Ding, dong, the box is dead.
For years, consumers have been trapped renting set-top boxes from their television providers to watch cable TV at home. But on Thursday, the Federal Communications Commission (FCC ) put forward a revised set of rules to let consumers get rid of those set-top boxes and instead watch cable TV on other devices like Apple AAPL -2.23% TV, Roku, Xbox or phones and tablets. Right now 99% of TV subscribers in the U.S. pay an average of $231 a year to rent cable set-top boxes, according to a blog post by FCC Chairman Tom Wheeler.
“If adopted, these consumer-first rules would pave the way for a competitive marketplace for new devices that enhance the TV-watching experience,” Wheeler said in the post. “Bottom line: consumers will no longer have to rent a set-top box just to watch the programming they already pay for.”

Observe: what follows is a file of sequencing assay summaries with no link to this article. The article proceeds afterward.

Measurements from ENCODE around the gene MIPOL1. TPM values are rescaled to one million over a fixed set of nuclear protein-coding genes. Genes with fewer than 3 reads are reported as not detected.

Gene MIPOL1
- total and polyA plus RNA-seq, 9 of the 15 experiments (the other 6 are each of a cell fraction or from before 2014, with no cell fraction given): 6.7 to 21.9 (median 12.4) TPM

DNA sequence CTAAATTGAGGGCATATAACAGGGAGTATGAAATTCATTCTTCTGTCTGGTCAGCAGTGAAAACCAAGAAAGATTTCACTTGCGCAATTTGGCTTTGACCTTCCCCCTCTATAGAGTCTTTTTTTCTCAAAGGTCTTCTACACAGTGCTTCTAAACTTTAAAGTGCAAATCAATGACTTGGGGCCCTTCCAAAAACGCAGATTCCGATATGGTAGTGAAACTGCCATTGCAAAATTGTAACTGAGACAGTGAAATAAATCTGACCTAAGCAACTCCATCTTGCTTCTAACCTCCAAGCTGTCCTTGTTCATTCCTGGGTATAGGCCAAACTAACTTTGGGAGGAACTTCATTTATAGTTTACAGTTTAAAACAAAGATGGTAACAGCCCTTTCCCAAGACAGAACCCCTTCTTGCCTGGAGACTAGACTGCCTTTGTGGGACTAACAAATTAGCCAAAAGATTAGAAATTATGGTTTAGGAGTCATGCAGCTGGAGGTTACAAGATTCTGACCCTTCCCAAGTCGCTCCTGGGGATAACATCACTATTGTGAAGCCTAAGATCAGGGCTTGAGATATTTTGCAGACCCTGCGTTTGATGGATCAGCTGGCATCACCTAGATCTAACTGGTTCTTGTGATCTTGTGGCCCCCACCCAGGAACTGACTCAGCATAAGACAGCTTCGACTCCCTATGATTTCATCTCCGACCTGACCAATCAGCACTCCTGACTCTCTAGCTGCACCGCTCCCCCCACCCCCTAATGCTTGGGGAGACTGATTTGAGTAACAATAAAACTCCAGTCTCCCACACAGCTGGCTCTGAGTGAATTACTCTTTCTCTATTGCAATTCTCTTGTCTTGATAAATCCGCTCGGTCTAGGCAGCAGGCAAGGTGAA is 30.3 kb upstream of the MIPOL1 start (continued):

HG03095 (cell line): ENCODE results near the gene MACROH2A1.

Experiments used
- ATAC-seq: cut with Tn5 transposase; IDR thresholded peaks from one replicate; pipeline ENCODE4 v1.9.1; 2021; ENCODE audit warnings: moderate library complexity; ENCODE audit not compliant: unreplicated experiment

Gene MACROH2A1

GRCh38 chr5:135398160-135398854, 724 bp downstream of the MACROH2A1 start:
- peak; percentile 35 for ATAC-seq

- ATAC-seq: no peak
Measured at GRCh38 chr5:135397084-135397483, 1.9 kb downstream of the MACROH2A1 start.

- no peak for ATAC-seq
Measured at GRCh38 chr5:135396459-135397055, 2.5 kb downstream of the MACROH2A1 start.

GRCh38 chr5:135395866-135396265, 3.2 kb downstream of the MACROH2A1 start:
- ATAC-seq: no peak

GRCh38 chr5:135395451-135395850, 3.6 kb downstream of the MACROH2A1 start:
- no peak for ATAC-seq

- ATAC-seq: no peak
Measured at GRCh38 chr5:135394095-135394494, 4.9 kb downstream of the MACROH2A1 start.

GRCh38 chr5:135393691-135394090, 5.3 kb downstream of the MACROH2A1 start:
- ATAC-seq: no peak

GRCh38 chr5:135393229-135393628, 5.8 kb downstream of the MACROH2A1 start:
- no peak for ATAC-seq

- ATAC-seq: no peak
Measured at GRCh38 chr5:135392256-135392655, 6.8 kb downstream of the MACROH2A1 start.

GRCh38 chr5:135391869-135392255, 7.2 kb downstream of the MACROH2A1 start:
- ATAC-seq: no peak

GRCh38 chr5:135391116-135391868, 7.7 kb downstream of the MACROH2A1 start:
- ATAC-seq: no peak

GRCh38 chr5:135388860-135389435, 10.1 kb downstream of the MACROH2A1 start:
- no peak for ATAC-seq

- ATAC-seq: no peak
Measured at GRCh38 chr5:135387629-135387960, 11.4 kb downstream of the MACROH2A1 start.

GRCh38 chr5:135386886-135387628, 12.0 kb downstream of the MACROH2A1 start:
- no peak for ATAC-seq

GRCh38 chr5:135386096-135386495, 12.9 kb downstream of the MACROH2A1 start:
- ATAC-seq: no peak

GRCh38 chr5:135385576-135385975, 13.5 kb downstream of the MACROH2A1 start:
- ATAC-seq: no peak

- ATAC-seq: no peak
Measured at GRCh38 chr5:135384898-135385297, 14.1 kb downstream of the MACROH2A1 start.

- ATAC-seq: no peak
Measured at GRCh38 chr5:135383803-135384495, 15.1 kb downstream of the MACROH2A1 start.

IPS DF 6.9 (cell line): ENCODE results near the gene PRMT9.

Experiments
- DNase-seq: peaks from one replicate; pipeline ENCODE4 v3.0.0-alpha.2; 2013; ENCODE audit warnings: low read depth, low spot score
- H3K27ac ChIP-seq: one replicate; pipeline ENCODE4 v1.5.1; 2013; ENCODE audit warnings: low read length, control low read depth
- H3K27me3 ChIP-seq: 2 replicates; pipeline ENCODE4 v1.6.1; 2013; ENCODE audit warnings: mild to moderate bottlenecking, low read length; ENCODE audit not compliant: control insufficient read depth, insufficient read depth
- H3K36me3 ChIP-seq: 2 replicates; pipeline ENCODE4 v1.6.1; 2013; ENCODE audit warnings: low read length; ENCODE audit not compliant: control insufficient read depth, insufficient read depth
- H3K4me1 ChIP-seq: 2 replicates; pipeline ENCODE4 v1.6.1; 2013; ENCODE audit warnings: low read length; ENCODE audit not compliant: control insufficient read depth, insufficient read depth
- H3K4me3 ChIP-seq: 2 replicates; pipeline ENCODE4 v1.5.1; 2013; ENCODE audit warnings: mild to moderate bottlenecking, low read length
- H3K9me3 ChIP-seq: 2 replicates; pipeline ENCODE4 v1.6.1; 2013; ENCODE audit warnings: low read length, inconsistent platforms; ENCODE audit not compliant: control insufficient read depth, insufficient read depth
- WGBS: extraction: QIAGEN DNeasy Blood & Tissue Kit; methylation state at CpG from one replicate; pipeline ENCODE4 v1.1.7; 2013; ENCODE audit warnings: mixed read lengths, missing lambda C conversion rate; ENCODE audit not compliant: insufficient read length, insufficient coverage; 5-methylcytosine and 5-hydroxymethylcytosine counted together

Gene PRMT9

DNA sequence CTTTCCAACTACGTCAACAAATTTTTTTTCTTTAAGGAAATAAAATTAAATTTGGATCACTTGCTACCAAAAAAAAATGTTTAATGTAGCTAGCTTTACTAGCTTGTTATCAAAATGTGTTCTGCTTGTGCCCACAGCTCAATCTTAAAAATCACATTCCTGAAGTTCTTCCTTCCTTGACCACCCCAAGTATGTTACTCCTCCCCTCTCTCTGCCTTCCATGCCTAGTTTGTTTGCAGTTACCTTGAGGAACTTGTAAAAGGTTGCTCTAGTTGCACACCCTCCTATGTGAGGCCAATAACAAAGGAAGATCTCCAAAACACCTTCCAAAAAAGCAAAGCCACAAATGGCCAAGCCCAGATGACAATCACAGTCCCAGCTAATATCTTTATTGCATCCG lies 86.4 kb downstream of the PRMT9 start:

While a likely win for consumers, the new proposal also takes into account earlier criticisms from major cable companies. In February, the FCC had introduced its “Unlock the Box” proposal, which would have required cable providers to let third-party apps access their content. Under the new rules, cable companies will just need to provide a free app to let consumers play cable content using other devices.
FCC Takes Huge Step Toward Killing The Cable Set-Top Box For Good